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The Dollars and Sense of Divorce

By   Scott Swanholm

April 24, 2015

Once a marriage has broken down and a decision is made by one or both parties to divorce, the impact can be devastating; not only to the individuals involved, but also to the children, family, friends and employers of the divorcing couple. Divorce not only has a traumatic emotional impact but a financial impact as well. As an attorney, you are often at the forefront to help clients navigate the impacts such as: 

  • Negotiating to keep the home when the client can't afford it. Many divorcing spouses want to keep their homes for emotional reasons and to provide stability for the kids. However, maintaining a house also means mortgage, property tax and upkeep expenses.
     
  • Capital gain taxes upon the sale of the marital home or how the sale can impact each party. The rules for the sale of a principal residence were radically liberalized in 1997. Now, if taxpayers meet the "use test" (lived in the house for two of the past five years) and the gain is less than $500,000 for married or $250,000 for single, no income tax is due on the gain. A home with a $500,000 gain would have no tax due on sale if it was sold before the divorce, but if one spouse received the house as part of the property settlement and it was sold after the divorce, that spouse would owe tax on the portion of the gain that exceeded $250,000 (the exclusion amount for single taxpayers).
     
  • Not looking at the long-term impact of a settlement. A 50/50 division of property may seem fair on the face of it, but over time one spouse may be in a much better financial position than the other. This can happen when one spouse earns more than the other (and alimony is not considered) or one spouse receives assets that appreciate over time (rather than depreciate) or one spouse receives assets that have taxes due on them when they are accessed (like retirement accounts) or sold.
     
  • Failing to understand the tax implications of spousal versus child support. Child support payments cannot be deducted by the payor and are not includible in the income of the recipient. Spousal support (also called "alimony") is deductible by the payor and includible in the income of the recipient. The recent trend with spousal support has been away from award of permanent spousal support to awards of "rehabilitative" maintenance for a few years.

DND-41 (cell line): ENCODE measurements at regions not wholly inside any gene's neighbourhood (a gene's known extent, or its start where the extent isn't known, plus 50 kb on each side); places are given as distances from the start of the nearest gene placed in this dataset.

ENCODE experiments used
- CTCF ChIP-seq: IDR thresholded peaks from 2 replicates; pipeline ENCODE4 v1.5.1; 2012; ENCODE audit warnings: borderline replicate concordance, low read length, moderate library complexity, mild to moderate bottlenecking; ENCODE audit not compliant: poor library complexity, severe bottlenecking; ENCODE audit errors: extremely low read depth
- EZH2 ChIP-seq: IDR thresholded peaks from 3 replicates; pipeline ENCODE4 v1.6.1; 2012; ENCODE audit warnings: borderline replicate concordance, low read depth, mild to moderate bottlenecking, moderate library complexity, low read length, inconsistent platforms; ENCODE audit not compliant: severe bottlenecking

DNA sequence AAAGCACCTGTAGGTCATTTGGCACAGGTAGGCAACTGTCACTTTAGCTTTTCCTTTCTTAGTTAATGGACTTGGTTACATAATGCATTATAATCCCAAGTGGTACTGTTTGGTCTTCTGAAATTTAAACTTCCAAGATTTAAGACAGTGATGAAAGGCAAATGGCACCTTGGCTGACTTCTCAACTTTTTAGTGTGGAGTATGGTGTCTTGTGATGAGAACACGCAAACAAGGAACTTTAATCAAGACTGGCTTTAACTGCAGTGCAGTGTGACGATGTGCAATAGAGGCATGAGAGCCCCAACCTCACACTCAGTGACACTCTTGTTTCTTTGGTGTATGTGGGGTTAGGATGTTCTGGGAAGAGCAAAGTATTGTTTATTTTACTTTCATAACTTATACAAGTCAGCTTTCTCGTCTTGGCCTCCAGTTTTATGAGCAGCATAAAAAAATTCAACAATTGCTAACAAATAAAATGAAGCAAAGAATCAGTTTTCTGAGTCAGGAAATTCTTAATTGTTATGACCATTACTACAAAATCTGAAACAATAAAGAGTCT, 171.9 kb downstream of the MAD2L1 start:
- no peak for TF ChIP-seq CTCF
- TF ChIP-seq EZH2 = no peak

• Not taking into account the effect of deferred taxes when dividing the assets. A $100 of cash received in a property settlement is worth more than $100 of a retirement account. Taxes will have to be paid on the $100 in the retirement account when it is distributed and may only be worth $60 after tax.
     
  • Not understanding how to divide debt. When property is divided during the divorce, the spouse that receives the asset is generally also responsible for any loans secured by that asset. Clients may still be responsible for joint credit card accounts even after the divorce is final; prior to the issuance of the final decree, all joint accounts should be paid off and closed. 

These situations sometimes require deeper expertise in finances and taxation than many attorneys may have. One way to help clients navigate these issues is by enlisting the services of a Certified Divorce Financial Analyst. CDFAs have the expertise needed to guide clients in this process and avoid negative surprises.

Typically, a CDFA can help clients to understand:

  • The difference between personal and marital property
  • How property is valued and divided
  • Retirement and pension plans
  • Spousal and child support
  • Tax problems and solutions
  • Which settlement to choose 

CDFAs can often make the process less complex and provide third-party expertise to help the divorcing parties negotiate with as minimal stress as possible.